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October, 2012

  1. Escaping Essentialism

    October 20, 2012 by Fan

    Escaping Essentialism

    Fan Zhang


    What do Talal Asad and Gayatri Chakravorty Spivak have in common? Both are Western anthropologists born outside the West – or to be precise, born in the liminal areas between the West and the Orient: Asad was born in Saudi Arabia to a Jewish Pole-turned-Muslim. Spivak was born in Calcutta, the West Bengal’s capital used to be the capital of East India Company. Both of them were educated and have careers in the West.

    To this extremely short list I would like to add at least three names: the literary critic Edward Said, the Chinese anthropologist Fei Xiaotong, and Melford Elliot Spiro. The inclusion of a non-anthropologist, a Chinese and a Western-born part-time psychoanalyst on the list needs justification. The justification, hopefully, would shed light on the elusive nature of the Subject, its collective representation in the name of ideology when the focus is an ideal totality, and discourse when the discussion is more empirical and object-centered. Hopefully, it would also demonstrate the importance of world history in shaping the  subject, ideology and discourse.

    Asad’s 1979 article is an attack on essentialism in anthropology. It also intends to restore an authentic Marxism. A particularly refreshing punch is thrown in the very beginning of the article when Asad denounces both the universalist camp and the relativist camp: both fail to “produce a viable theory of social change” (Asad 2006:244). Using a Foucauldian analysis of discourse and its objects, Asad points out that the reason for the failure is that social structure, “the object of change”,  is conceptualized in a wrong way (Asad 2006:244). What goes wrong? It is “constructed out of essential human meaning” (Asad 2006:245).

    The appearance of the words “essential” and “meaning” in the above sentence can be confusing, because Asad spends rest of the article criticizing anthropology’s essentialism and its over-emphasis on “meaning” as given by assumed ideology. The universalists or “rationalists”, who probably can be represented by the French top-down school (descendents of Emile Durkheim and Marcel Mauss and often arm-chair thinkers), pay attention primarily to cultural classification. The relativists or “empiricists”, who probably can be represented by the English functionalist school, pay attention to physicality and bodily existence and their extension in social totality. The meanings induced or deduced by both, however, are subject to a priori ideology. None of them gives  “events” or “parole” or “utterances” due consideration. None of them sees history. None of them allows human agency.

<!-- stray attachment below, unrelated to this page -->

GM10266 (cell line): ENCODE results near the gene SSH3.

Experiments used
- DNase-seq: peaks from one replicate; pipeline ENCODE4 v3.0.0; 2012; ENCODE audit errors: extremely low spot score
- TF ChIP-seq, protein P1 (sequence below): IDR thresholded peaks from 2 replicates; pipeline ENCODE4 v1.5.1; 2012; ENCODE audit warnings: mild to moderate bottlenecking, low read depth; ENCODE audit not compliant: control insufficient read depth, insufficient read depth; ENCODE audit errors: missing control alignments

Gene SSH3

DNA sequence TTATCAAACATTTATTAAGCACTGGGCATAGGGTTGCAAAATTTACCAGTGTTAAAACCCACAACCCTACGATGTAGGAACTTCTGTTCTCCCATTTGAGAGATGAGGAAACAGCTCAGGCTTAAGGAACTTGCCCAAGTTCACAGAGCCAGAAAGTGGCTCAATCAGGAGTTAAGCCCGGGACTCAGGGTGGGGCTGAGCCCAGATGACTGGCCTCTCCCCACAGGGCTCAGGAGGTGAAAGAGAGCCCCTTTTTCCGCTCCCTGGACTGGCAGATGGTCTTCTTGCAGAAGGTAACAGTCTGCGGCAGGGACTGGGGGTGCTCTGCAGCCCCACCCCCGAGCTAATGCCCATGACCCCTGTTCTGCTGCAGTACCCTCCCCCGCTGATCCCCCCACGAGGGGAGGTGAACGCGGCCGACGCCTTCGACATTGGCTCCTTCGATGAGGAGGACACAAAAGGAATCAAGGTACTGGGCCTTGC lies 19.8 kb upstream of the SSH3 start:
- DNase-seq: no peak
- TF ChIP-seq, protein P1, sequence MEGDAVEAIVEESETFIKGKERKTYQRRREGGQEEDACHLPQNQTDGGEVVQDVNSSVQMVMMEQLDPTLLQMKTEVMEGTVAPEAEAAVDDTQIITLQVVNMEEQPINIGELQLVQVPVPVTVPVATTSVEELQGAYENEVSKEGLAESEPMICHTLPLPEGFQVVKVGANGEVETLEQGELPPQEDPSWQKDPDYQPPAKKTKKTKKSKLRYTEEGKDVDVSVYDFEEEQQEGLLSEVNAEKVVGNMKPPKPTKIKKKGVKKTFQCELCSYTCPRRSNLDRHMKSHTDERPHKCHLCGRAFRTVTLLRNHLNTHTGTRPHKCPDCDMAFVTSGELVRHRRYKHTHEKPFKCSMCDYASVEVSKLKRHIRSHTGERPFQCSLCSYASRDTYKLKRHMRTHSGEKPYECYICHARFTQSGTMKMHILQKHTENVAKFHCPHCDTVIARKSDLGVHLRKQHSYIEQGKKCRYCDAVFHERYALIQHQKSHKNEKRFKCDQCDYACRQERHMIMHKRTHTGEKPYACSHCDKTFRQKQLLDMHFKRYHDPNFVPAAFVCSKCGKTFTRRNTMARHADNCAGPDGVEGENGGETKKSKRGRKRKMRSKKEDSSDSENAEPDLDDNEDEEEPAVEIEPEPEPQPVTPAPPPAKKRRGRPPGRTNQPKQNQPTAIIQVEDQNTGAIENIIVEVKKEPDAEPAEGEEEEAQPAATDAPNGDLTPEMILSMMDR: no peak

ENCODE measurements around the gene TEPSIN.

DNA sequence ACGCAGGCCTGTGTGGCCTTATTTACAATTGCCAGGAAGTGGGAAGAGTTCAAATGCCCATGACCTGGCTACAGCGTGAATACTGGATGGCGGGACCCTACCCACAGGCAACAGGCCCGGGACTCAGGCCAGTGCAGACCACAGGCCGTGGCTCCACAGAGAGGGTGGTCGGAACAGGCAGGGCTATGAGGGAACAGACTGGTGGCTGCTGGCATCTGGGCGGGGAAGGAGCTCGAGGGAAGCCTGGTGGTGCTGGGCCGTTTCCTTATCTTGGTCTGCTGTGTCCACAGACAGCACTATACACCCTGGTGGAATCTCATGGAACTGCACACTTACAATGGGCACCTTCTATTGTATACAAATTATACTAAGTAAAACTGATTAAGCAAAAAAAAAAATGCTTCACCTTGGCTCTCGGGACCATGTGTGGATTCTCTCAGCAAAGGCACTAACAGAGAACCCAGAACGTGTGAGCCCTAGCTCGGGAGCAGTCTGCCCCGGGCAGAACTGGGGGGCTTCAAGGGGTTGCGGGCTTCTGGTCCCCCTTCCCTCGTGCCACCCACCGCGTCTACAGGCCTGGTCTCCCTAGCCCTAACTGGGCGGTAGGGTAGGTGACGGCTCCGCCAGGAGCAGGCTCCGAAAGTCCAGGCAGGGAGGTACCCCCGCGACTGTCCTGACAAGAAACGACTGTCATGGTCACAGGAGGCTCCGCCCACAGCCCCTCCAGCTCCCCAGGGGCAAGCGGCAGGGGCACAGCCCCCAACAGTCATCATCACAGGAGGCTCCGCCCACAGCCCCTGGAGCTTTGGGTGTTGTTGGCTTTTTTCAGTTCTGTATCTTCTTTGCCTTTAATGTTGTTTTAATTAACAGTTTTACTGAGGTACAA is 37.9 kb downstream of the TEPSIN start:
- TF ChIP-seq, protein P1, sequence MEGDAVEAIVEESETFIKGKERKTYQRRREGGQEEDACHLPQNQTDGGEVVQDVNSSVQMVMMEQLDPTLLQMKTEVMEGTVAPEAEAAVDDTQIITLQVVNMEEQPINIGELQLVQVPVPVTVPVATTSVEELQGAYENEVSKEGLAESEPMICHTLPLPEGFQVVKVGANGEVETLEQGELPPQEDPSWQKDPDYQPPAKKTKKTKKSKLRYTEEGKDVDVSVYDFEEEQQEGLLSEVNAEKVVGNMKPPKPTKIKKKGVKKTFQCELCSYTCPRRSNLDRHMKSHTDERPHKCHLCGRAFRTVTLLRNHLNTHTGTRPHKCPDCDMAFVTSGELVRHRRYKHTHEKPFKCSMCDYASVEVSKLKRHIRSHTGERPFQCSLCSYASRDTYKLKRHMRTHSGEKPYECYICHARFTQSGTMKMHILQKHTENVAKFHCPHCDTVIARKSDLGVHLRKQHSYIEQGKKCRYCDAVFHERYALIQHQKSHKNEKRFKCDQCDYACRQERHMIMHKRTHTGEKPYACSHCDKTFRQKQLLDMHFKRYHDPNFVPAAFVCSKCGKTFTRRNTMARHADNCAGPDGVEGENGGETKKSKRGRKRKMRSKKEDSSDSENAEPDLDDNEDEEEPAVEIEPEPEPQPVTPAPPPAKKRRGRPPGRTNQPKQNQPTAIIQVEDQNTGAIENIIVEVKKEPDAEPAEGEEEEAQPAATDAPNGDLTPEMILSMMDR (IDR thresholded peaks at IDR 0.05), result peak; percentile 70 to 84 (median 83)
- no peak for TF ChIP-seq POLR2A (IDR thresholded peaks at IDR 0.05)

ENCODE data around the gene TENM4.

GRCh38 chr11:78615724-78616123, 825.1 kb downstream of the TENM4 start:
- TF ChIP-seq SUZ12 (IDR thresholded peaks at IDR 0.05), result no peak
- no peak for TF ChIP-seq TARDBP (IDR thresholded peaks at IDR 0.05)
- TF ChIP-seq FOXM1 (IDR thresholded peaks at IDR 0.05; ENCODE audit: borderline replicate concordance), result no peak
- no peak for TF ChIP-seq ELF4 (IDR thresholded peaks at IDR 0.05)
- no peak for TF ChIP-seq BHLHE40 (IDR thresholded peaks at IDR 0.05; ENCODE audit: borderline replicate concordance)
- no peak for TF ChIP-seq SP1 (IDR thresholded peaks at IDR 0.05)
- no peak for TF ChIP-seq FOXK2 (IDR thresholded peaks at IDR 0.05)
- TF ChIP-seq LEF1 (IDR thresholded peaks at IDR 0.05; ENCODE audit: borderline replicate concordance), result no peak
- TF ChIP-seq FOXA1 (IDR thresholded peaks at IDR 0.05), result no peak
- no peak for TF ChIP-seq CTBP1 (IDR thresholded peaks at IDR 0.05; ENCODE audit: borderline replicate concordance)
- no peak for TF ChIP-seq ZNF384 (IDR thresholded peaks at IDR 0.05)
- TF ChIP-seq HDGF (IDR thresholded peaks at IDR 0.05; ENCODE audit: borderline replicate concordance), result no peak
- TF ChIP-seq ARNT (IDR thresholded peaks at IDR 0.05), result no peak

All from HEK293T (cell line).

Recent attempts at overcoming the impasse also meet with failures. Maurice Bloch in his critique of anthropology misunderstands Marxism and turns to a crude naturalism (Asad 2006:246). Bourdillon understands that “events” are not solely decided by social structure, but he still considers social structure a fundamental and indispensible way to look at social phenomenon (Asad 2007:247). Edmund Leach in his reconciliation of French structuralism and British functionalism wrongfully equates Kachin “ideology” with Plato’s metaphysics (Asad 2007:248-249), overlooking down-to-earth human realities abundant in his own ethnography. In Mary Douglas’ Africa and in her world view, individuals who don’t like dominant ideology have only two choices: adjust or leave – social structure is unchangeable (Asad 2007:251).

    What can Asad offer? Nothing new, he admits. He only wants to restore a true Marxism in which the mode of production is the true force producing history, and history is producing the change of social structure which is the basic object of anthropological discourse (Asad 2007:251-253). Marx’s concept of ideology, the crest of superstructure, is not unresponsive to and unchangeable by infrastructure, as wrongly assumed by half-baked Marxists in anthropology.

    Nothing in Asad’s critique is outside the terrain of Western scholarly tradition. But in disputing a priori approaches Asad evokes the concept of authenticity (Asad 2007:245), or in oppositional terms, the dualism of self and others, or the native and the non-Native.

    This brings us to the Spivak article and the aforementioned inclusion of the three names.

    In my extremely crude fashion, the gist Spivak’s article can be summarized as “white male chauvinists egos need brown women’s stroke”. The article itself, of course, is rather a lot more nuanced. Western intellectuals, even when they are attacking essentailism, they often stay in an essentialist glasshouse themselves – and the talks of “the Others” are often mere tropes to strengthen the glasshouse they stay in, because self or the Subject always need “the Others” and the object to be untouchable.